Trump and Brexit opportunities for European science

Nieuws | door Sicco de Knecht
26 april 2017 | Ten years of Dutch participation in the ERC programme have been very rewarding for the small nation. The Dutch population accounts for only 3% of the total union but it receives an impressive 9% of the ERC grants. Is this a blessing or a curse?

A festive atmosphere was to be felt at the ten year anniversary of the ERC, hosted by the Dutch organisation for scientific research NWO. Present to attend the celebrations were director-general for research and innovation at the European Commission Robert-Jan Smits and ERC president Jean Pierre Bourguignon.

Good numbers

“No other country is more successful than the Netherlands at getting ERC grants.” Smits said in his opening statement at the event in the presence of policy makers and ERC grantees. Expressed in number of awarded grants per capita The Netherlands secures an impressive 27 grants per million citizens. Denmark is a distant second with 17 per million.

What is especially striking that Dutch researchers are good for twice the EU average of applications, but their acceptance rate is not noticeably lower. The root for this success, according to many of the participants, can be traced back to previous investments in the scientific infrastructure of the country.

“The reason for our success lies in the investments from the past, for example the structural FES funds. We’ve fostered young leaders in our field with that.” An ERC grantee voiced during the break out sessions. Among others he is also worried: “I fear that the current level of investments, on the national level, is insufficient to guarantee the same level of success on the long term.”

Half a friend

According to Smits the Dutch success also puts the nation in an awkward position. “The Netherlands is only half a friend. We want to participate in the programme, but on the smallest possible overall EU budget. That seems to be the primary objective.”

NWO president Stan Gielen concurred with this sentiment. “The Dutch contribution is simply too low.” He considers it his job to convince Dutch politicians and to explain why the budget for science needs to be expanded. “Over the past months I’ve spoken to many politicians and frankly I’m shocked by the level of ignorance about science. They simply don’t know how science works.”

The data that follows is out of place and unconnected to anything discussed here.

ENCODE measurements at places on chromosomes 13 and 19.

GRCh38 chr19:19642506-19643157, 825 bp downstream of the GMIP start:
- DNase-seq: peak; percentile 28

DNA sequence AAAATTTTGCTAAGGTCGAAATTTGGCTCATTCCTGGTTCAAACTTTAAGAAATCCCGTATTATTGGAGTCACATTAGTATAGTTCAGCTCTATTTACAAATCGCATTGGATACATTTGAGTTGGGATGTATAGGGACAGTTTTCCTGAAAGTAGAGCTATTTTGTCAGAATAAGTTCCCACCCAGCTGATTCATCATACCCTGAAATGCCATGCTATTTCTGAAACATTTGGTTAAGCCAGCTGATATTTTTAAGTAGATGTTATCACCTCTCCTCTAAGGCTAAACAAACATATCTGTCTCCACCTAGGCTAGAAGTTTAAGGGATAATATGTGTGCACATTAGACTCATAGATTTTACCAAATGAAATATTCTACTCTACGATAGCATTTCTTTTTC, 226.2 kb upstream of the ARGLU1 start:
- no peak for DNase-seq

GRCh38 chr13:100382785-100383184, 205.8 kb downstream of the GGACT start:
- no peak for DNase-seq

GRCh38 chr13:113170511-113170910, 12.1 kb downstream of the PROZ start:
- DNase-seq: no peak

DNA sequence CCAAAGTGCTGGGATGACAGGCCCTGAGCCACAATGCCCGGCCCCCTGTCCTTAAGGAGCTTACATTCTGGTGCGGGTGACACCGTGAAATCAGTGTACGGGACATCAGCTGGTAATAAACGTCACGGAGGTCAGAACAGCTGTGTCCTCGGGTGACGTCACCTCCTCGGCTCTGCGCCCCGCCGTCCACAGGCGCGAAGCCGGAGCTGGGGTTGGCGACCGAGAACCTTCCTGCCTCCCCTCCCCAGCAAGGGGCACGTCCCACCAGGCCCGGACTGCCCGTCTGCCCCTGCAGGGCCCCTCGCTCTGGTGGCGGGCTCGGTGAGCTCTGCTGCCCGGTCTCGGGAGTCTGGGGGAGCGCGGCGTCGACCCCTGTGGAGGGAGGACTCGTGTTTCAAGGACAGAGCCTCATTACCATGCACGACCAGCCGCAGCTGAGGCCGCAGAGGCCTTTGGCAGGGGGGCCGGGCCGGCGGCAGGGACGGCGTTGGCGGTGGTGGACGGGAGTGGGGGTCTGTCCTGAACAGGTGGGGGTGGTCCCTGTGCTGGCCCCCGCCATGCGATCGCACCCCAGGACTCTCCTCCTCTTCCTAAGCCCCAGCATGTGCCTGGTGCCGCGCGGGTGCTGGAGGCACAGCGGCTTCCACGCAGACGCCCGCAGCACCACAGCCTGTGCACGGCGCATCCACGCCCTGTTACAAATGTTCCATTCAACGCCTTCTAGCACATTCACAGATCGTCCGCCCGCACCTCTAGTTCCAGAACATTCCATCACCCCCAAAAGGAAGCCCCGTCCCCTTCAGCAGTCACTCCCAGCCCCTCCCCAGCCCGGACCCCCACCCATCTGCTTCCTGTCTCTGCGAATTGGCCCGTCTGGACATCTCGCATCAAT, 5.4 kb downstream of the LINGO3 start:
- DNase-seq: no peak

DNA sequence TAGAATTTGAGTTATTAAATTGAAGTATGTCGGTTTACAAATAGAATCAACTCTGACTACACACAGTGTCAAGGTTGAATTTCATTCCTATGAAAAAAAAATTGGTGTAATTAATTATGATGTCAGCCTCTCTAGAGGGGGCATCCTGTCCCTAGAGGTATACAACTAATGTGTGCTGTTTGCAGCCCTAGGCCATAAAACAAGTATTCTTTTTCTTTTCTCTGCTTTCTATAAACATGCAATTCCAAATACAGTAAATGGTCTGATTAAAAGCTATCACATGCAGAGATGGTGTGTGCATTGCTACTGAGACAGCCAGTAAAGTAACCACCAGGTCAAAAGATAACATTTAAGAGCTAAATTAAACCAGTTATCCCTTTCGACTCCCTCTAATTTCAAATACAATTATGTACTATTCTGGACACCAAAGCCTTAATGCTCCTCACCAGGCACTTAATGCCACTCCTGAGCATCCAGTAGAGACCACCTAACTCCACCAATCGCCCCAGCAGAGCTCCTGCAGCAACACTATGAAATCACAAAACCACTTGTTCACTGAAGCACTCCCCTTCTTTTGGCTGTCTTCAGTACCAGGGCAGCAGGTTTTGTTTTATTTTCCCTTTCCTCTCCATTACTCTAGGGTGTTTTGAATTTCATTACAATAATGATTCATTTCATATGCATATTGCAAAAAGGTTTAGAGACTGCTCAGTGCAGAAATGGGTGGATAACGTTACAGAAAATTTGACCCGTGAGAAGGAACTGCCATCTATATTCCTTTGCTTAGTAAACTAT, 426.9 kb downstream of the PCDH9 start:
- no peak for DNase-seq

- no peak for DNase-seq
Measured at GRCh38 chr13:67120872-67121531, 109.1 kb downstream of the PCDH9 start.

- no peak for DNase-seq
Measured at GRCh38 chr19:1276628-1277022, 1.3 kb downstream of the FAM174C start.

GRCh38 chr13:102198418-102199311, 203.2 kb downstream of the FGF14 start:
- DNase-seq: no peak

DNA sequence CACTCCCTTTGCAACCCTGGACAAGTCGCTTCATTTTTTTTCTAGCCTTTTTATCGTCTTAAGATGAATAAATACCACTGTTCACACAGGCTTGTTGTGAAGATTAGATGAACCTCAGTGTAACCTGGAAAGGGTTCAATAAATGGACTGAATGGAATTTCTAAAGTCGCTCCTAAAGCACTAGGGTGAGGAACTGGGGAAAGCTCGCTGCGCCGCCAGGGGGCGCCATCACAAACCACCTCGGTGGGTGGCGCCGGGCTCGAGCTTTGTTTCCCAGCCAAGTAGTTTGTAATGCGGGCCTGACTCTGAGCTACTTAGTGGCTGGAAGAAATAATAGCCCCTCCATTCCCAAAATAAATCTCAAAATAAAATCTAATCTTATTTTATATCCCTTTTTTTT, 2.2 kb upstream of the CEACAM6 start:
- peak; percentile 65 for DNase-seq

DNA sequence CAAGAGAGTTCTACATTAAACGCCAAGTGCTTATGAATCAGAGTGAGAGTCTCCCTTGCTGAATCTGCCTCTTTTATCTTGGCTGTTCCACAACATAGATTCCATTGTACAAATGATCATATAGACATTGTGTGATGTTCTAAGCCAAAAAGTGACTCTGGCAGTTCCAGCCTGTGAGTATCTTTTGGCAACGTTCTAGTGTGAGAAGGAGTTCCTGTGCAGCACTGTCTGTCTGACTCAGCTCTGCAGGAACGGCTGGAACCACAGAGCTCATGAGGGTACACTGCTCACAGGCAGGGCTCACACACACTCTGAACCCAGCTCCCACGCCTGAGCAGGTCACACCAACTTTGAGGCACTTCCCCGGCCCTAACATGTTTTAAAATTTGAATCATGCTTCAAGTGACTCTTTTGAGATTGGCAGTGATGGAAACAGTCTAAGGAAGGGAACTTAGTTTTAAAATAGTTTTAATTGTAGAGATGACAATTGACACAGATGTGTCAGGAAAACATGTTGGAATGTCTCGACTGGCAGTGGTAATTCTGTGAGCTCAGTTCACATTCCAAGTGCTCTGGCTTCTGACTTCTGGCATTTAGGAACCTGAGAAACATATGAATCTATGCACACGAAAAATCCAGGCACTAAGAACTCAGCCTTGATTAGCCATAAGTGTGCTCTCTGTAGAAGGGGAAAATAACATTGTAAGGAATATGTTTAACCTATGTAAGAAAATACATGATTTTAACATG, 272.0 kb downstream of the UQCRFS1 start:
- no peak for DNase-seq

Internationally the success of the Dutch scientists in securing grants is duly noted, but not without consequence. The new member states (EU13) are having less success with their applications, which is creating tensions. Smits is aware of this issue but doesn’t consider this to be an imbalance that the ERC should solve. “Horizon 2020 is all about excellence and we cannot step away from that goal, that means no concessions and no exceptions.”

According to Smits the European Union is already taking action to bring the EU13 up to the same level and to make them more competitive. “We shouldn’t forget that there are also development funds that countries can use to improve upon their scientific infrastructure.” As an example Poland will receive a grand total of € 90 million over the course of 2014 – 2020, of which it will invest € 7 million in the knowledge based economy. Also, the ‘Widening European Participation’ workgroup focuses on these matters and provides funds to the end of improving competitiveness.

Read more on why the newest member of Horizon 2020, Ukraine, hasn’t been able to secure a single ERC fund. 

The matter of how to increase funding for science remained puzzling to everyone present. The most promising approach according to most was a mission oriented appeal to tackle big societal challenges. “At the moment there is not a single country that would gladly contribute more on its own. There has to be an overarching message that goes beyond a plea for more money for fundamental science.”, Smits summarized.

According to some participants there is enough wiggle room within the EU budget itself. Numerous European subsidies were mentioned as an opportunity to secure a bigger budget for science. “The only way to expand the budget for research and innovation within the current budget is to redirect funds from the agricultural programmes.” Smits added.

Challenges for science

The meeting was coloured with minor note by the remarks of ERC president Jean-Pierre Bourguignon who painted a grim picture of the international atmosphere in the sciences. “I’ve just come back from Washington DC where I visited the National Science Foundation. They are facing a significant staff cut of ten percent and the atmosphere there is deadly.” The American example frightens Bourguignon as well but he warned that this shouldn’t be a cause for restraint. “We should be on the offensive.”

“With all of these worrying developments in the United States, but also in the United Kingdom we should focus our attention grasp the opportunities for Europe.” Bourguignon added in the spirit of making Europe a welcoming place for scientists from abroad. “We should be proud of what we have achieved here and capitalise on the possibilities to make Europe the leading player in the field of science.”

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